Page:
This clean energy play’s business model may just be recession proof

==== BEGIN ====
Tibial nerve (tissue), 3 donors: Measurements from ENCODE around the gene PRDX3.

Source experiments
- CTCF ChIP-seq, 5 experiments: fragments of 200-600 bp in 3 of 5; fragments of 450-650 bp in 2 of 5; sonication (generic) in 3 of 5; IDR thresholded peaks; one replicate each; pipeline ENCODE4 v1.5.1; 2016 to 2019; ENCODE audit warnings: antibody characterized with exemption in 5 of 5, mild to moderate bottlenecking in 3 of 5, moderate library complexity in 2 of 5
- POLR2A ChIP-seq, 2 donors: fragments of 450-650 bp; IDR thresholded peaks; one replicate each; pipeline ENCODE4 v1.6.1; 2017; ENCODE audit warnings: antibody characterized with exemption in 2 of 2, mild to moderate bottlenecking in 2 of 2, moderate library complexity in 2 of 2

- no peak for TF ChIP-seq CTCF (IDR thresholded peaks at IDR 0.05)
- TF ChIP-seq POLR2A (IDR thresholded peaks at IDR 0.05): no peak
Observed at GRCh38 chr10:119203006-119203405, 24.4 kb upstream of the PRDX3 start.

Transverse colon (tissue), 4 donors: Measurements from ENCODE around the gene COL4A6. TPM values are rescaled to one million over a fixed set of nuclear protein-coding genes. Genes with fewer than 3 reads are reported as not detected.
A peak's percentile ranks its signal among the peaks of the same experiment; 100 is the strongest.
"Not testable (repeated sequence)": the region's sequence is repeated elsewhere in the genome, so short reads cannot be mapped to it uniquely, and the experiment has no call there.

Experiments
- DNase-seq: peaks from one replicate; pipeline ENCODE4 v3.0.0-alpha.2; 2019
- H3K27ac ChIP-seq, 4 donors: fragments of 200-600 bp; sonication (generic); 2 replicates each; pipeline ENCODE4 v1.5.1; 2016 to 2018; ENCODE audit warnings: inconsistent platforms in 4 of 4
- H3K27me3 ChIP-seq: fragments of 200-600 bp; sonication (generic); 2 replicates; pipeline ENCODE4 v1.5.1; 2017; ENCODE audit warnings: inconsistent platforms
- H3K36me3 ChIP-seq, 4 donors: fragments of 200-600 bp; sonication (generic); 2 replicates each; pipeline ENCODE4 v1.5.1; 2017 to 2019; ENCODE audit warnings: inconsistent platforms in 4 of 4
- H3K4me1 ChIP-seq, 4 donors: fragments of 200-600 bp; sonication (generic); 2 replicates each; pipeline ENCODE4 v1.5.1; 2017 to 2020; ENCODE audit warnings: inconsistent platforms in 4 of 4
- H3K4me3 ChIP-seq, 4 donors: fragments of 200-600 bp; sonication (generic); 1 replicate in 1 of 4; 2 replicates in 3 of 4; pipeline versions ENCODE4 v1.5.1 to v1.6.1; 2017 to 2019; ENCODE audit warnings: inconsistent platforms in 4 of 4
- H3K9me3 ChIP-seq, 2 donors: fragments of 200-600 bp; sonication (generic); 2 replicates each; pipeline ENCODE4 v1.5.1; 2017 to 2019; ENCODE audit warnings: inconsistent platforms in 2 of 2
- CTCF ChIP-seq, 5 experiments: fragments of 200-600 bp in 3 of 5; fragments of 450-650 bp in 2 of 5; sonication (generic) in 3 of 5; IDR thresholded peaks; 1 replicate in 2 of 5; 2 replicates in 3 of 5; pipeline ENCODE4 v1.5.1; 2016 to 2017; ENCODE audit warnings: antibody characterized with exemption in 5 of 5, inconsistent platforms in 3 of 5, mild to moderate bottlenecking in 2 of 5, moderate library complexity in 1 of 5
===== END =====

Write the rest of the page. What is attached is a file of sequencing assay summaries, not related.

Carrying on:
With fears growing that the economy could tip into a recession, investors may be on the hunt for companies that can perform well despite a deteriorating macroeconomic environment. Raymond James has one pick in the clean energy industry: Itron . Based in a Spokane, Washington suburb, Itron has “one of the least economically sensitive revenue streams among clean tech companies, and this is in the context of a space where there is minimal linkage across the board to GDP dynamics,” analysts led by Pavel Molchanov said in a note to clients Friday. Itron supplies smart meters and sensors, working with utilities to help them better understand consumption practices, and monitor supply and demand through a constant flow of data. That improves operational efficiency and enhances grid reliability. Shares of the company are down more than 30% for 2022, alongside a broader market sell-off that’s hit growth-oriented areas of the market especially hard. But Raymond James said the cause of Itron’s decline has changed. At the beginning of the year the weakness was thanks to concerns surrounding supply chain bottlenecks and an inadequate supply of electrical components. Now, investors are jittery about risks stemming from the broader macroeconomic environment. Raymond James said both of these cannot be true at the same time: “Either (1) demand is strong and supply chain complications persist, or (2) demand weakens and there is the silver lining of the supply chain loosening up.” Molchanov went on to note that utility companies’ spending on services like smart meters is based on regulatory decisions rather than the pace of economic growth. “It is practically unheard of for utilities to change their capital spending plans, whether up or down, because of short-term economic conditions,” the firm said. Raymond James noted that during the financial crisis, Itron’s U.S. revenue held up. In 2007, Itron reported U.S. sales of $597 million, rising to $607 million in 2009, according to the bank. “Even during the worst economic backdrop in 60-plus years, Itron’s U.S. sales remained basically stable,” the firm said. Molchanov rates Itron a buy with a $72 price target, versus a Wall Street average price target of $64, according to FactSet.

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